Rapid prognosis of SARS-CoV-2 by MALDI-TOF MS

Matrix-assisted laser desorption/ionization time-of-flight mass spectrometry (MALDI-TOF MS) is a high throughput mass spectrometer able to characterize proteins based on their unique spectral fingerprint.

Heatmap illustrates peptidome profiles that inform on COVID-19 severity.

Image Credit: https://www.medrxiv.org/content/10.1101/2020.10.30.20223057v1.full.pdf

Gomila et al. recently uploaded a study to the preprint server medRxiv* (November 2020), aiming to utilize the technology to analyze the sera of patients infected with SARS-CoV-2 in a range of disease severity states. They found that their method classed patients into either serious or mild categories with 90% accuracy, and correctly predicted positive outcomes in 85% of cases and negative outcomes in 38% of cases.

Further, the group also utilized liquid chromatography-mass spectrometry to identify five severely upregulated proteins in critical patients, potentially indicating a useful biomarker of disease progression.

Why is this important?

The majority of cases of COVID-19 are asymptomatic or present only mild symptoms, while conversely those that are seriously affected often present exaggerated autoimmune responses, develop viral pneumonia, and require intubation and mechanical intervention.

Therefore, it would be of great advantage to identify key biomarkers that indicate the likely severity of the condition, allowing these patients to be identified early. Current methods are often time-consuming, requiring experienced personnel and specialist equipment. MALDI-TOF MS is comparatively simple and quick to operate and is readily available in most hospitals.

How was the study done?

The group collected samples from 80 SARS-CoV-2 positive patients, confirmed by RT-PCR. They then divided these patients into three categories of severity: mild, for those without or with only mild pneumonia; severe, characterized by dyspnea, a respiratory frequency of fewer than 30 breaths per minute, a blood oxygen saturation of less than 93%, and a PaO2/FiO2 ratio of 50% within 24–48 hours; and critical, for those that exhibited respiratory failure, septic shock, and/or multiple organ dysfunction/failure.

34 were in the mild grouping, 26 severe, and 22 in the critical. Twenty healthy volunteers were used as a control group, 13 of which had previously had and recovered from COVID-19.

The serum samples were purified to obtain the proteins and passed through the MALDI-TOF MS instrument, and data processing techniques applied to identify the 45 most relevant peaks. Separate aliquots of the same samples were additionally used in liquid chromatography-mass spectrometry.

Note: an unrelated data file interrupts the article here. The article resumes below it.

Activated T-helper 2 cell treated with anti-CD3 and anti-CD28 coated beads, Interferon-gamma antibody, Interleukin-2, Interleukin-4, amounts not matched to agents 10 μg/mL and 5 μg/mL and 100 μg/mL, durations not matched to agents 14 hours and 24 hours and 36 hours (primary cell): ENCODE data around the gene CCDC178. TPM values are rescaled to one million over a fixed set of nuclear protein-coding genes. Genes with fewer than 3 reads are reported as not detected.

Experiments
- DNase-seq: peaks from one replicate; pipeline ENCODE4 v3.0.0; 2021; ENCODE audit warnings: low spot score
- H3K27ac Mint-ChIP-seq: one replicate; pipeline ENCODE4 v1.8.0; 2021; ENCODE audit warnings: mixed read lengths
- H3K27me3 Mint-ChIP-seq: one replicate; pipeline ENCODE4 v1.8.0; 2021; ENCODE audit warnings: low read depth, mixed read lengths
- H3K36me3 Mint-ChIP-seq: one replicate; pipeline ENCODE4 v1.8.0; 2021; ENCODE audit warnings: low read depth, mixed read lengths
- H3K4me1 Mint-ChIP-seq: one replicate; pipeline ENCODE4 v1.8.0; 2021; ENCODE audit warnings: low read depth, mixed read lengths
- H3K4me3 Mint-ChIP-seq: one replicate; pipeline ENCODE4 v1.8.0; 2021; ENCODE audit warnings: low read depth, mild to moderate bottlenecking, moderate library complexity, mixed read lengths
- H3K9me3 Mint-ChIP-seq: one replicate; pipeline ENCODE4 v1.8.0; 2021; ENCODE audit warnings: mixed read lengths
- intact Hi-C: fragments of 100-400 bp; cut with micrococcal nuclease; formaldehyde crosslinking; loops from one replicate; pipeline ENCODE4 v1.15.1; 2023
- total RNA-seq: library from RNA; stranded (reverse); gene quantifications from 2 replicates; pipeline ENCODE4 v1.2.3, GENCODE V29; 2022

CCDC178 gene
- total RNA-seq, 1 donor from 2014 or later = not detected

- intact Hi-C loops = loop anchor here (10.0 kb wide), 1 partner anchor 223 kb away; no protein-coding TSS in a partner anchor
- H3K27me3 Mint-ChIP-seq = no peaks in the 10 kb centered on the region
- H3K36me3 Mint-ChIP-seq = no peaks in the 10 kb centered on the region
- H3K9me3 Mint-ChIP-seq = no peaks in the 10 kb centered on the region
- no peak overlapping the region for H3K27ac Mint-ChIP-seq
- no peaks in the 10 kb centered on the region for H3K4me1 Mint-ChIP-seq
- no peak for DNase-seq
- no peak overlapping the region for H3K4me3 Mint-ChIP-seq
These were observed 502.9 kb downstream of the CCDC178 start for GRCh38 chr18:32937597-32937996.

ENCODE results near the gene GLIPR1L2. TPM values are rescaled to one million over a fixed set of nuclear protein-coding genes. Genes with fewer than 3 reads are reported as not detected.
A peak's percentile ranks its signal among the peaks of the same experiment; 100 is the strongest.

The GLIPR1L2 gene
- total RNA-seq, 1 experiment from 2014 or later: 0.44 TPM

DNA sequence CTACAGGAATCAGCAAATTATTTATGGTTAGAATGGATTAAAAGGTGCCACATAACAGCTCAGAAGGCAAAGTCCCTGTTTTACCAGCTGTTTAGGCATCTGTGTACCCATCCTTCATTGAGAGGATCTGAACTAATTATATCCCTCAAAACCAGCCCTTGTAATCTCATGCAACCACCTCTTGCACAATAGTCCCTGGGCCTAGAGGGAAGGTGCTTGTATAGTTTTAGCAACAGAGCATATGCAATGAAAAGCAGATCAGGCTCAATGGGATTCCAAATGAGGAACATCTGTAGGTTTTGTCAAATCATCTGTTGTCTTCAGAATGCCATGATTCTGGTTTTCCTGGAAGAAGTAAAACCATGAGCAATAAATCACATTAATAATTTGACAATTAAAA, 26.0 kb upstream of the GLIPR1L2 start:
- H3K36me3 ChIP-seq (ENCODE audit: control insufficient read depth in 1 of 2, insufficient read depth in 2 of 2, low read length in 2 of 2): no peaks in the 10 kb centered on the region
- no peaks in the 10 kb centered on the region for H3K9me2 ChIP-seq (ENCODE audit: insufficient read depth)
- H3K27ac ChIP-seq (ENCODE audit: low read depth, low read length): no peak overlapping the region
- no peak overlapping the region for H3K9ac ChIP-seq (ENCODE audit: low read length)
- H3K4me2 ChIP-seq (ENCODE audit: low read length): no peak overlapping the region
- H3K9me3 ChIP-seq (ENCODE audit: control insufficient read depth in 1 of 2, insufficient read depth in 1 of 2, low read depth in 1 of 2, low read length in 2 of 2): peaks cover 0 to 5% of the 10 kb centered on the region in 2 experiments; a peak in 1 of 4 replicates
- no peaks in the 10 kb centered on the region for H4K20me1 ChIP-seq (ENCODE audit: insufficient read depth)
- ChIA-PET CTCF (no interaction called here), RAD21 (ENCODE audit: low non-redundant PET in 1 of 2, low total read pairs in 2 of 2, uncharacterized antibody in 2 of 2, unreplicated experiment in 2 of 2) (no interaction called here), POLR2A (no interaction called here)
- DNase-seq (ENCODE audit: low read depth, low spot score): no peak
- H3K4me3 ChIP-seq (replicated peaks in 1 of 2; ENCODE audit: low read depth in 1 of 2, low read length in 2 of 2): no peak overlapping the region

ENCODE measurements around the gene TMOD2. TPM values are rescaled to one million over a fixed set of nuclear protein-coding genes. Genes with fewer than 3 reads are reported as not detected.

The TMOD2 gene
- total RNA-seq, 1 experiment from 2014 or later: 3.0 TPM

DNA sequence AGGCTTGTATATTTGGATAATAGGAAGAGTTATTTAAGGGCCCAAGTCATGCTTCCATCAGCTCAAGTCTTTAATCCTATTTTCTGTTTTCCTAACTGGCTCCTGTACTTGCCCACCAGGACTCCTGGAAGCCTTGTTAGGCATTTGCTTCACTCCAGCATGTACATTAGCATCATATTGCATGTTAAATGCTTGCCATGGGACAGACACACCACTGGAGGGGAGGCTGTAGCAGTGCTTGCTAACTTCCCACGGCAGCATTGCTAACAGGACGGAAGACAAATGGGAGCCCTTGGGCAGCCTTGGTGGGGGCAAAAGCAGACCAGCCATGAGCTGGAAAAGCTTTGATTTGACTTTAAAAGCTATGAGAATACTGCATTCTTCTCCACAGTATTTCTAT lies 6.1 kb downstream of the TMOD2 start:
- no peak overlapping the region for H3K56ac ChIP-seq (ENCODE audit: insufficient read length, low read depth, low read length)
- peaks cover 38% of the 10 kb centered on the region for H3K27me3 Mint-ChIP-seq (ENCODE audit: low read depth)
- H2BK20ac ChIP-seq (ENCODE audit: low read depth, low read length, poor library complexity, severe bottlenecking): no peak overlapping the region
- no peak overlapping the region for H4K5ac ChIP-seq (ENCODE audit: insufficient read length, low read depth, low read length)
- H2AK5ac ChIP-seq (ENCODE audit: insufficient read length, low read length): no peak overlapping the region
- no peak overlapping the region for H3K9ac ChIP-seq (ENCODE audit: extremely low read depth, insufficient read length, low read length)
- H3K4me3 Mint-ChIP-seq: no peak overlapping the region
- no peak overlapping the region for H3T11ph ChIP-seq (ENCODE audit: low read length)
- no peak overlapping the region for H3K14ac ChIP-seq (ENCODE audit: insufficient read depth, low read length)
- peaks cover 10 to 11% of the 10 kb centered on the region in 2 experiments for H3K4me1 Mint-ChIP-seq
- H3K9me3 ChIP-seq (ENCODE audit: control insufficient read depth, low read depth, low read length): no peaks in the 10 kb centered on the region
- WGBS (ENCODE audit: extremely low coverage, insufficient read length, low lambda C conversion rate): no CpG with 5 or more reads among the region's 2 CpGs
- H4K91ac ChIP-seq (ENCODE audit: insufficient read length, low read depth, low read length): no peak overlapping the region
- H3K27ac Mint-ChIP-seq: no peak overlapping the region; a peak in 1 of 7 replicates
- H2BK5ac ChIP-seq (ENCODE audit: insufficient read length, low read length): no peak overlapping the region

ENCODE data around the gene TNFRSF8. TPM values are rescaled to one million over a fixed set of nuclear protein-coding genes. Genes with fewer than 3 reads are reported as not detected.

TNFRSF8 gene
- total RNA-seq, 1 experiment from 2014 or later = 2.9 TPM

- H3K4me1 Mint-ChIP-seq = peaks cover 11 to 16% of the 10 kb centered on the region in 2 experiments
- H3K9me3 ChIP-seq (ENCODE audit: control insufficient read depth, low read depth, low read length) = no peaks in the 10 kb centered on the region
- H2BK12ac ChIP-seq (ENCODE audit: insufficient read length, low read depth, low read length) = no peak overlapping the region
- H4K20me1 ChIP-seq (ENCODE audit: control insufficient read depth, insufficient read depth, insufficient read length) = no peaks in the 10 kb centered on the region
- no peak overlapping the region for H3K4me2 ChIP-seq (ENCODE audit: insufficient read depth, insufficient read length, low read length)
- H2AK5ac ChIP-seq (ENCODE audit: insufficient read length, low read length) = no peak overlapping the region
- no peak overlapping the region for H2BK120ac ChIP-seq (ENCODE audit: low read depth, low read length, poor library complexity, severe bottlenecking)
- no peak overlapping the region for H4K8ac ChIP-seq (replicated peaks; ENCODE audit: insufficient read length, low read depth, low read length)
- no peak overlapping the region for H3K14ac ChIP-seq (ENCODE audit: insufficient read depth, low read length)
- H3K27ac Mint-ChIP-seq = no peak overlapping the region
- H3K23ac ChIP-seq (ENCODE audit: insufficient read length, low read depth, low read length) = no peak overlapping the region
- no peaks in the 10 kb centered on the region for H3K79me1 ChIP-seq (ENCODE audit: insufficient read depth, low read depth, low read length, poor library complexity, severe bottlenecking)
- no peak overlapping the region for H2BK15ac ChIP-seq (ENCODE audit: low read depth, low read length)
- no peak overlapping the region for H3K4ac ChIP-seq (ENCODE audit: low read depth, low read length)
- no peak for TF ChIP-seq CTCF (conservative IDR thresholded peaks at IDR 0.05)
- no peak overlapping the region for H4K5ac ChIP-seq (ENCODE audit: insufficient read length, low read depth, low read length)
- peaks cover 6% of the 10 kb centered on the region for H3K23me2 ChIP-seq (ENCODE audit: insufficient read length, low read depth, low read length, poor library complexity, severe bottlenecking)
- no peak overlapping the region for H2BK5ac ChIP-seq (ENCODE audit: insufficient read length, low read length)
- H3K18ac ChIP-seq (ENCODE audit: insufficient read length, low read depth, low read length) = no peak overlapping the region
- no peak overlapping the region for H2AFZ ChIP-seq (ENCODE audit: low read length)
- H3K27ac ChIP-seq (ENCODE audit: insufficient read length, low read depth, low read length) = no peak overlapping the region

What differences were noted between the groups?

In comparing mild and critical patients, 12 peaks were noted to be at least four times as intense in the critical patients, the five most notable one's likely corresponding to serum amyloid A1, serum amyloid A2, C-reactive, lipopolysaccharide-binding, and fibrinogen gamma chain proteins.

Only two peaks were significantly different between the severe are critical groups, at m/z 11,530 and 11,686, which prompted the additional liquid chromatography-mass spectrometry investigation. The group suggests that the peaks belonged to serum amyloid A1 and serum amyloid A2 proteins, which also showed large increases when comparing mild to severe patients.

Isoforms of serum amyloid A protein have been identified as biomarkers in two other recently published papers and appears that the increased levels may be induced by proinflammatory cytokine interleukin-6, which is secreted by macrophages in response to particular pathogens.

The group noted that those patients in the mild category bore a peptidome signature practically indistinguishable from the healthy controls, which they suggest may be due to the more localized state of infection, with blood serum relatively unaltered at this stage.

Upregulated proteins depending on COVID-19 severity

*Important Notice

medRxiv publishes preliminary scientific reports that are not peer-reviewed and, therefore, should not be regarded as conclusive, guide clinical practice/health-related behavior, or treated as established information.

Michael Greenwood

Written by

Michael Greenwood

Michael graduated from Manchester Metropolitan University with a B.Sc. in Chemistry in 2014, where he majored in organic, inorganic, physical and analytical chemistry. He is currently completing a Ph.D. on the design and production of gold nanoparticles able to act as multimodal anticancer agents, being both drug delivery platforms and radiation dose enhancers.


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